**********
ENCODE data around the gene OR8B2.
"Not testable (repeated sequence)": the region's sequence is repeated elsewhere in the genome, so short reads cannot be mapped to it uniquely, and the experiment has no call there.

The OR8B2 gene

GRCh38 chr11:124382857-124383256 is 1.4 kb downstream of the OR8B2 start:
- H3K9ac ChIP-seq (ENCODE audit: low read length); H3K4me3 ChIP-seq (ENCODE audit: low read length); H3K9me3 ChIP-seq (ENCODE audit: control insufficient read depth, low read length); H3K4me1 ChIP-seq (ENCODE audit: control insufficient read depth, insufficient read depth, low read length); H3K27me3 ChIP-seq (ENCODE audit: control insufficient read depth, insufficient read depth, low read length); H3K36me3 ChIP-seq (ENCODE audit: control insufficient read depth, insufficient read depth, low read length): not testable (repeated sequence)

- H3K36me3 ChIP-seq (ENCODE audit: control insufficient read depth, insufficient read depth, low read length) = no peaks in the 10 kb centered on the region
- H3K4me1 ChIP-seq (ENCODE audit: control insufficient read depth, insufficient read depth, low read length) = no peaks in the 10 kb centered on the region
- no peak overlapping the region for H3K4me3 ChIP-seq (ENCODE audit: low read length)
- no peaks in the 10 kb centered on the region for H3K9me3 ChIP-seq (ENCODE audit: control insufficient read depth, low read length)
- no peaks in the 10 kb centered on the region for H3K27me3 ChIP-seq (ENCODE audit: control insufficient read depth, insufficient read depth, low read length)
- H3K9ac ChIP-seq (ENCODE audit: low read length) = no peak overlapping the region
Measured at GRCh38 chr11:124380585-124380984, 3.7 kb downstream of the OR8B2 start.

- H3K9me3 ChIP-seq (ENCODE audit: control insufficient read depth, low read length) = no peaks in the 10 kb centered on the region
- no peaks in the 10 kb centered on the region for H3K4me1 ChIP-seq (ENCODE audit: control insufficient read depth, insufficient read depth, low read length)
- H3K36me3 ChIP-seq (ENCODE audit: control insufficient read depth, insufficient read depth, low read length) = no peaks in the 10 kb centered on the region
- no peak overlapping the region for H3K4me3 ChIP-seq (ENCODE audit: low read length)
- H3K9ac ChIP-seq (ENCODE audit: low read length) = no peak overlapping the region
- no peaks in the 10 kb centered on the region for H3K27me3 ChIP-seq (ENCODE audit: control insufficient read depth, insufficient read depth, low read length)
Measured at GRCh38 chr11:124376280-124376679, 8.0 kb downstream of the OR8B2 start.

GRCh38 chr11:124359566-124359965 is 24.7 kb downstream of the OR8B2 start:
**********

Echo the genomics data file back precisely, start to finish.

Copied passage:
ENCODE data around the gene OR8B2.
"Not testable (repeated sequence)": the region's sequence is repeated elsewhere in the genome, so short reads cannot be mapped to it uniquely, and the experiment has no call there.

The OR8B2 gene

GRCh38 chr11:124382857-124383256 is 1.4 kb downstream of the OR8B2 start:
- H3K9ac ChIP-seq (ENCODE audit: low read length); H3K4me3 ChIP-seq (ENCODE audit: low read length); H3K9me3 ChIP-seq (ENCODE audit: control insufficient read depth, low read length); H3K4me1 ChIP-seq (ENCODE audit: control insufficient read depth, insufficient read depth, low read length); H3K27me3 ChIP-seq (ENCODE audit: control insufficient read depth, insufficient read depth, low read length); H3K36me3 ChIP-seq (ENCODE audit: control insufficient read depth, insufficient read depth, low read length): not testable (repeated sequence)

- H3K36me3 ChIP-seq (ENCODE audit: control insufficient read depth, insufficient read depth, low read length) = no peaks in the 10 kb centered on the region
- H3K4me1 ChIP-seq (ENCODE audit: control insufficient read depth, insufficient read depth, low read length) = no peaks in the 10 kb centered on the region
- no peak overlapping the region for H3K4me3 ChIP-seq (ENCODE audit: low read length)
- no peaks in the 10 kb centered on the region for H3K9me3 ChIP-seq (ENCODE audit: control insufficient read depth, low read length)
- no peaks in the 10 kb centered on the region for H3K27me3 ChIP-seq (ENCODE audit: control insufficient read depth, insufficient read depth, low read length)
- H3K9ac ChIP-seq (ENCODE audit: low read length) = no peak overlapping the region
Measured at GRCh38 chr11:124380585-124380984, 3.7 kb downstream of the OR8B2 start.

- H3K9me3 ChIP-seq (ENCODE audit: control insufficient read depth, low read length) = no peaks in the 10 kb centered on the region
- no peaks in the 10 kb centered on the region for H3K4me1 ChIP-seq (ENCODE audit: control insufficient read depth, insufficient read depth, low read length)
- H3K36me3 ChIP-seq (ENCODE audit: control insufficient read depth, insufficient read depth, low read length) = no peaks in the 10 kb centered on the region
- no peak overlapping the region for H3K4me3 ChIP-seq (ENCODE audit: low read length)
- H3K9ac ChIP-seq (ENCODE audit: low read length) = no peak overlapping the region
- no peaks in the 10 kb centered on the region for H3K27me3 ChIP-seq (ENCODE audit: control insufficient read depth, insufficient read depth, low read length)
Measured at GRCh38 chr11:124376280-124376679, 8.0 kb downstream of the OR8B2 start.

GRCh38 chr11:124359566-124359965 is 24.7 kb downstream of the OR8B2 start: